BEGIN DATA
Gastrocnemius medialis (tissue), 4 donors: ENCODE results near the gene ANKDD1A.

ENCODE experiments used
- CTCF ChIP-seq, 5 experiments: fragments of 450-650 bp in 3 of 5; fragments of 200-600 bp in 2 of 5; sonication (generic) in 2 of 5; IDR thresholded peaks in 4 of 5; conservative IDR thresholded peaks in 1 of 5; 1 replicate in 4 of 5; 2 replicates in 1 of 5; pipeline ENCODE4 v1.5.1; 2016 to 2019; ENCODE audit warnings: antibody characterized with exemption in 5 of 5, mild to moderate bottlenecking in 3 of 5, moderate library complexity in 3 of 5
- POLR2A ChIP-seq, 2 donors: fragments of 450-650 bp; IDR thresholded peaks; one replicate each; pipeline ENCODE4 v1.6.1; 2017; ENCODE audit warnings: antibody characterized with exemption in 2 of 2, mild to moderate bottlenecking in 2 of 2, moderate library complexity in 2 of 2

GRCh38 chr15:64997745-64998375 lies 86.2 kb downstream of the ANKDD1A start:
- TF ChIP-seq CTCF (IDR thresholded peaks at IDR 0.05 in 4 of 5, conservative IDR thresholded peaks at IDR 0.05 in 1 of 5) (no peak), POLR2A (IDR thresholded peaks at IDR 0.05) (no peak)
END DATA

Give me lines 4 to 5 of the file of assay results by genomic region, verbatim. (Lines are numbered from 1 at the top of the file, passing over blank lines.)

- POLR2A ChIP-seq, 2 donors: fragments of 450-650 bp; IDR thresholded peaks; one replicate each; pipeline ENCODE4 v1.6.1; 2017; ENCODE audit warnings: antibody characterized with exemption in 2 of 2, mild to moderate bottlenecking in 2 of 2, moderate library complexity in 2 of 2

GRCh38 chr15:64997745-64998375 lies 86.2 kb downstream of the ANKDD1A start: